ROGER'S VERSION

A NOVEL

Roger here is Roger Lambert, a grouchy, burnt-out divinity-school professor, a give-no-quarter Karl Barth-ian who one day entertains a visitor in his office: a pale and unprepossessing researcher in the computer facilities of the University. This boy—Dale—has an idea for a grant he'd like funded. By computer analysis, he wants to prove once and for all that God exists. He claims to keep running across significant numbers, sets, relationships—only decipherable to the omnivorous memory of the machine—that lead to some discoverable point upon which God must turn, that simply can't be coincidental. Lambert is less than impressed. The idea seems impious, robbing man of faith, reducing that to an equation. But the ardor of Dale the hacker is splendid, in contrast to Lambert's own ruined religiosity. So strict and punishing is Lambert's disgust at what cinders are left of his faith that someone like Dale is able to utterly flummox him—as well as eventually have an affair with his wife, Esther. In the meantime, Lambert tries to straighten out a slutty half-niece, resulting in a little adultery of his own—as well as offering a lesson in pity and relative evil when the girl mistreats her illegitimate and half-black infant daughter. In a relatively plotless book for Updike, what plot there is—Dale and Esther, Lambert and his niece—seems especially stiff. Maybe it's because so much of the book is spent in long spoken expositions of Dale's computer knowledge—something with which Updike is clearly fascinated. When intellectually fascinated, Updike sometimes becomes entranced (see the section in The Witches of Eastwick where one of the women plays a Bach suite on the cello: meticulously correct technical information becomes a plague on the reader), but the enchantment here is very hard to share: it seems a function of authorial curiosity and play of mind—but it doesn't necessarily claw into any of the characters. What does claw—into Roger Lambert—is a theme Updike has used before but never so explicitly: sex as despair. Using Roger's lecture notes on Tertullian and Barth, Updike gives clear shape here to what his work has been prefiguring for years: "the flesh is man." In a book with so demanding a religious/intellectual theme, this is happily startling and quite ironic. It's only too bad that it couldn't have more fully been shown than said.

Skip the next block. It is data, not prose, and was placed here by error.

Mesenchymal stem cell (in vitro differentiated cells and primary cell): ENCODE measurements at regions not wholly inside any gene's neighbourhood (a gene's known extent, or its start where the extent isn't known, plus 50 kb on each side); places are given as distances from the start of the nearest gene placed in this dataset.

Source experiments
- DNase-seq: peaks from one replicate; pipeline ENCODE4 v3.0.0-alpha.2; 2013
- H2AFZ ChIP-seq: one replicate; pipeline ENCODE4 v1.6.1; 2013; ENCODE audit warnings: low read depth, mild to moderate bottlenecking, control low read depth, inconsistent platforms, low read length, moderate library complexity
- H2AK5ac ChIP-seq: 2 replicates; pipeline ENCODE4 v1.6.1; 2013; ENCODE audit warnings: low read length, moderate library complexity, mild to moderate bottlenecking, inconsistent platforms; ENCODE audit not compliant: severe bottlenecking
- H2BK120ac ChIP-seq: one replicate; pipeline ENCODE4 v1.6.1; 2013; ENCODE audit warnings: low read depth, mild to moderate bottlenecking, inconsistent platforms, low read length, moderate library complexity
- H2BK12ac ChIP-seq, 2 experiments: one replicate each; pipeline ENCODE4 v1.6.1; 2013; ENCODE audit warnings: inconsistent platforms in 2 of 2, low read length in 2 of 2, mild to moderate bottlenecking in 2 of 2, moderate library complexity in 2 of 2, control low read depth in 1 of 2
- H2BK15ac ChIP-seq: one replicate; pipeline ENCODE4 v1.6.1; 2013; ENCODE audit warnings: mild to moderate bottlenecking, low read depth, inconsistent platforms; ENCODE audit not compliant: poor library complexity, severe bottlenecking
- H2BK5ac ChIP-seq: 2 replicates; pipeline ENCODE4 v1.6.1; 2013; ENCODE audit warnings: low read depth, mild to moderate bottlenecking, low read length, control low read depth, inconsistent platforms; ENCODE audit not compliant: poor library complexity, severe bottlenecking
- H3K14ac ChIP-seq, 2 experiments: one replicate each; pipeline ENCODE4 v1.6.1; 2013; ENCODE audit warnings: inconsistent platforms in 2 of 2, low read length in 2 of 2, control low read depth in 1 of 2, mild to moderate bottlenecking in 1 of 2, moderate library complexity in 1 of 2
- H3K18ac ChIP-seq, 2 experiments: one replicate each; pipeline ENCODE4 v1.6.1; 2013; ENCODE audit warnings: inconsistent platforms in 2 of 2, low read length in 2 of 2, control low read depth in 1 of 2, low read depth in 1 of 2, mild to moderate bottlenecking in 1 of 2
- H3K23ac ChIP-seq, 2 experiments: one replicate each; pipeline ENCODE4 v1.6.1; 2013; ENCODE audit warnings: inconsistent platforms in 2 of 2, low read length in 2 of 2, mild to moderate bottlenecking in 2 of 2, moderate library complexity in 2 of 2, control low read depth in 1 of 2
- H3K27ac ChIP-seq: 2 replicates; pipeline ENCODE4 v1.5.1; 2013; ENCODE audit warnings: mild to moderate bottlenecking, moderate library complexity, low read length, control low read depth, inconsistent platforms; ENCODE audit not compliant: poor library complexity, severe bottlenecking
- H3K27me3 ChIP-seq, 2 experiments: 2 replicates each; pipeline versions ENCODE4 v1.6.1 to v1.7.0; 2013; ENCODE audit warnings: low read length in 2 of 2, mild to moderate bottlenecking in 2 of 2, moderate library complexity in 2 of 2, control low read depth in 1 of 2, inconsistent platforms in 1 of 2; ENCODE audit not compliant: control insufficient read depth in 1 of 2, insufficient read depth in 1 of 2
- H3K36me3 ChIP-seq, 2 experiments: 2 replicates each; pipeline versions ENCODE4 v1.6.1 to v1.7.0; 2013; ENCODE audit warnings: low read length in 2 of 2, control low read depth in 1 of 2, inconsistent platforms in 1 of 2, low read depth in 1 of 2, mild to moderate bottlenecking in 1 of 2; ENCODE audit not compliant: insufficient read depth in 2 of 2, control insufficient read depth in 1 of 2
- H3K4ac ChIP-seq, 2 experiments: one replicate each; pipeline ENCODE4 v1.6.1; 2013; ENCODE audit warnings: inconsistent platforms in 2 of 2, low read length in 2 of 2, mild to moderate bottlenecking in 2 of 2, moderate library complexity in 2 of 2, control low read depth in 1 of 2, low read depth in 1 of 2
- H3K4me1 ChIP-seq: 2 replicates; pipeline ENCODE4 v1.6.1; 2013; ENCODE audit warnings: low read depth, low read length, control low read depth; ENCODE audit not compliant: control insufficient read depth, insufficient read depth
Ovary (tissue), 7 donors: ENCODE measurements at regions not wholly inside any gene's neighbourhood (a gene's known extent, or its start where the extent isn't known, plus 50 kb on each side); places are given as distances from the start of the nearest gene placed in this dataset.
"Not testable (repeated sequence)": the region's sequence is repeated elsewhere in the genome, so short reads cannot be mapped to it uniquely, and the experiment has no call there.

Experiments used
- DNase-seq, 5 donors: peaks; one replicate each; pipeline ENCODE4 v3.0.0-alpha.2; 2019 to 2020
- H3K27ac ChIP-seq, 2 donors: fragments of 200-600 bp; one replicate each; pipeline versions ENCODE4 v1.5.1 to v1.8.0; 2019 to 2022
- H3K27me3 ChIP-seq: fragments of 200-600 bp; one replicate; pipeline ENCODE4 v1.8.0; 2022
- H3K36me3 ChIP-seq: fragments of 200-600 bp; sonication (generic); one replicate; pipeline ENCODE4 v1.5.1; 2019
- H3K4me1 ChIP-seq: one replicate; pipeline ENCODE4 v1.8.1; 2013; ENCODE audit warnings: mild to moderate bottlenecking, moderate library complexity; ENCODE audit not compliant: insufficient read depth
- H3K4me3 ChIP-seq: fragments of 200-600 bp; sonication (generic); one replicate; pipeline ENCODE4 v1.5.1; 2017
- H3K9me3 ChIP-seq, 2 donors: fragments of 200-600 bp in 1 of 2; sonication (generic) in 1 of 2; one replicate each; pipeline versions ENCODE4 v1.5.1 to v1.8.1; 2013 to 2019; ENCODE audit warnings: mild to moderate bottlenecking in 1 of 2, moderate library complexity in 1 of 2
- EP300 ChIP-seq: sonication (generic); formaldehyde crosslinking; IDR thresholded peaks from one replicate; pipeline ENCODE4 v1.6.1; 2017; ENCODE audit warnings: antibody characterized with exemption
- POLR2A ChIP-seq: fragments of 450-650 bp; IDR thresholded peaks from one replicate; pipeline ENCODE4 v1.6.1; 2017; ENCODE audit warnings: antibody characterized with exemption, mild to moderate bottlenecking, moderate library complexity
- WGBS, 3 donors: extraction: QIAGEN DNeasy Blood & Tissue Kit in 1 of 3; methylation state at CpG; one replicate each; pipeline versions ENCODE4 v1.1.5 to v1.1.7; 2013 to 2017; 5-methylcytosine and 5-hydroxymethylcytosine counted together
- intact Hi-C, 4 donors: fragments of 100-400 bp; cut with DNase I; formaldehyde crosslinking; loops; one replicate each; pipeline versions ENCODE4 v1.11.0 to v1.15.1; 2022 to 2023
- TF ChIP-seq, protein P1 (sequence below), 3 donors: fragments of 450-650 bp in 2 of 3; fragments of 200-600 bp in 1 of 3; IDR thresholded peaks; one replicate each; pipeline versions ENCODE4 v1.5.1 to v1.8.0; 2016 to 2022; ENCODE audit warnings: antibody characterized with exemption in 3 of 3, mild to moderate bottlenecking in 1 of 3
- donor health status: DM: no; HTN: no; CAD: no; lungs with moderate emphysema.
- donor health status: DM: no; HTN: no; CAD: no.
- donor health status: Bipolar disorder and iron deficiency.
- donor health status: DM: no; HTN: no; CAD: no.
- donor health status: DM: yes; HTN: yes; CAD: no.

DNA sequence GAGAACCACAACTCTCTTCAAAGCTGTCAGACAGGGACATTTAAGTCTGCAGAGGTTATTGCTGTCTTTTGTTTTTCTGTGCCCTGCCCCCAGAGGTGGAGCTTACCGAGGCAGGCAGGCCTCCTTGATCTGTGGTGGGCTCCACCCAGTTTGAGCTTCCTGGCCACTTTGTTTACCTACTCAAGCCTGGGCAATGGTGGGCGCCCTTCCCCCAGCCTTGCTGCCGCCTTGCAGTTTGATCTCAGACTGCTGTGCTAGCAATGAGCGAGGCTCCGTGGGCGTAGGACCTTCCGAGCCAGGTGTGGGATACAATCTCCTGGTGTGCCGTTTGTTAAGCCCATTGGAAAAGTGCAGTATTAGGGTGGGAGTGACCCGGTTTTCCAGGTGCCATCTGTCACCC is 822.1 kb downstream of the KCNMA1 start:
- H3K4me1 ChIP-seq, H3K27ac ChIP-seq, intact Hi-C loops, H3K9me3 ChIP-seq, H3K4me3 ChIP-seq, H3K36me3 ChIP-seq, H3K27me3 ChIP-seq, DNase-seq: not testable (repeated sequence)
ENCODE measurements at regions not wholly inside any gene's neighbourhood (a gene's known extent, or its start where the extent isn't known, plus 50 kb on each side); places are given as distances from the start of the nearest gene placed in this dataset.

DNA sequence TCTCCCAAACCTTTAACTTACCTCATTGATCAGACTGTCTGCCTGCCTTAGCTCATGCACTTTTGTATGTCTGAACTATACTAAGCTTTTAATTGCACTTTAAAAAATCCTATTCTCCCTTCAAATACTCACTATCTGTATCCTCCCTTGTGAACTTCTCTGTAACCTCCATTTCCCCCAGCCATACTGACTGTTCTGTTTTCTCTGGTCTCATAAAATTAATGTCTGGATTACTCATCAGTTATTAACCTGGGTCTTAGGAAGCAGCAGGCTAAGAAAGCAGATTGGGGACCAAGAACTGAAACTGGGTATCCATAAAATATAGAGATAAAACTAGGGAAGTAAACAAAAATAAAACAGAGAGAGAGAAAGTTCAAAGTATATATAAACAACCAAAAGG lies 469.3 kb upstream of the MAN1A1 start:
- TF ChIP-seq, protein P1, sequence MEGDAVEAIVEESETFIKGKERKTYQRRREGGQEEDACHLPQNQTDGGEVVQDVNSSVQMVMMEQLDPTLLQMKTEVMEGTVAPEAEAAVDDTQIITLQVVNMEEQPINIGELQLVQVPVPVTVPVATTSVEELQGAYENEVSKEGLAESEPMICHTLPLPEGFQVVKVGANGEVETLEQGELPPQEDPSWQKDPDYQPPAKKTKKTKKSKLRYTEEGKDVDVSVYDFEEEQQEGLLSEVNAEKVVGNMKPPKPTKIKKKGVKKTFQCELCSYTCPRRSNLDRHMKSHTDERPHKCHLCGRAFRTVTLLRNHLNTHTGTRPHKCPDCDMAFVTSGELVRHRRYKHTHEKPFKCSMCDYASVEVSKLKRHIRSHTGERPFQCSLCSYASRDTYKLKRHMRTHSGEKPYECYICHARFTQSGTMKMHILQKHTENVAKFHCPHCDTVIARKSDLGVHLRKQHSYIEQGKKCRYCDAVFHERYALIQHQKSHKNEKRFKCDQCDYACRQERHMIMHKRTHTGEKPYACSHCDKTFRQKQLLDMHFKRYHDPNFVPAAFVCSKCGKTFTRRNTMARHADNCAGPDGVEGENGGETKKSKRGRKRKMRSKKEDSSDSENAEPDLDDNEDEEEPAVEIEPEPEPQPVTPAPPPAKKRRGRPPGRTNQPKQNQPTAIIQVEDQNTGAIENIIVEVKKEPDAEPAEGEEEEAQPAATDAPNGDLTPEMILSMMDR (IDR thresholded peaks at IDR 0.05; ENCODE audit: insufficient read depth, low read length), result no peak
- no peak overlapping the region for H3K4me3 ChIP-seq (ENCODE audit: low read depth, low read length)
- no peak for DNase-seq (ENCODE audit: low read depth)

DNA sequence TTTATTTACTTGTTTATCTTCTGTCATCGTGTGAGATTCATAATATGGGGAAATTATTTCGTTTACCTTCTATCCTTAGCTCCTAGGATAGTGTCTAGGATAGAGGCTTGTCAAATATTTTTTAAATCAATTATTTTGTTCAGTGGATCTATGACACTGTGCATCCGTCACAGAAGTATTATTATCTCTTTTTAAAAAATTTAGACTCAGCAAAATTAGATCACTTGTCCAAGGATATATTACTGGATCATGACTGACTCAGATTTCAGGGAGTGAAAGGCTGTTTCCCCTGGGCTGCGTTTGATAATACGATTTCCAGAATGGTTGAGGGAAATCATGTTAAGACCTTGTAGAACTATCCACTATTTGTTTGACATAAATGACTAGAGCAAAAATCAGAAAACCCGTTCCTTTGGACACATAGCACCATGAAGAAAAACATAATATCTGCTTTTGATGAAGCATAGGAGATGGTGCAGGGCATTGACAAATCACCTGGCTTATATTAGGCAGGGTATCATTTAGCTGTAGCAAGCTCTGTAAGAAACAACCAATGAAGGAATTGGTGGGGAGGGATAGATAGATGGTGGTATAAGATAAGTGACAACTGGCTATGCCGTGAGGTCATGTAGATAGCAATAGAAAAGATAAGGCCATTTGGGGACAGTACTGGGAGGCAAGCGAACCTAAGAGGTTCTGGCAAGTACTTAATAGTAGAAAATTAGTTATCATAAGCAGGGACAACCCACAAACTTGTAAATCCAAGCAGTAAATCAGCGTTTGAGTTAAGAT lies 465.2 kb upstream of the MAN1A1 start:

Pub Date: Sept. 10, 1986

ISBN: 0449912183

Page Count: 344

Publisher: Knopf

Review Posted Online: Oct. 6, 2011

Kirkus Reviews Issue: Aug. 15, 1986

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Kin “[find] each other’s lives inscrutable” in this rich, sharp story about the way identity is formed.

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THE VANISHING HALF

Inseparable identical twin sisters ditch home together, and then one decides to vanish.

The talented Bennett fuels her fiction with secrets—first in her lauded debut, The Mothers (2016), and now in the assured and magnetic story of the Vignes sisters, light-skinned women parked on opposite sides of the color line. Desiree, the “fidgety twin,” and Stella, “a smart, careful girl,” make their break from stultifying rural Mallard, Louisiana, becoming 16-year-old runaways in 1954 New Orleans. The novel opens 14 years later as Desiree, fleeing a violent marriage in D.C., returns home with a different relative: her 8-year-old daughter, Jude. The gossips are agog: “In Mallard, nobody married dark....Marrying a dark man and dragging his blueblack child all over town was one step too far.” Desiree's decision seals Jude’s misery in this “colorstruck” place and propels a new generation of flight: Jude escapes on a track scholarship to UCLA. Tending bar as a side job in Beverly Hills, she catches a glimpse of her mother’s doppelgänger. Stella, ensconced in white society, is shedding her fur coat. Jude, so black that strangers routinely stare, is unrecognizable to her aunt. All this is expertly paced, unfurling before the book is half finished; a reader can guess what is coming. Bennett is deeply engaged in the unknowability of other people and the scourge of colorism. The scene in which Stella adopts her white persona is a tour de force of doubling and confusion. It calls up Toni Morrison’s The Bluest Eye, the book's 50-year-old antecedent. Bennett's novel plays with its characters' nagging feelings of being incomplete—for the twins without each other; for Jude’s boyfriend, Reese, who is trans and seeks surgery; for their friend Barry, who performs in drag as Bianca. Bennett keeps all these plot threads thrumming and her social commentary crisp. In the second half, Jude spars with her cousin Kennedy, Stella's daughter, a spoiled actress.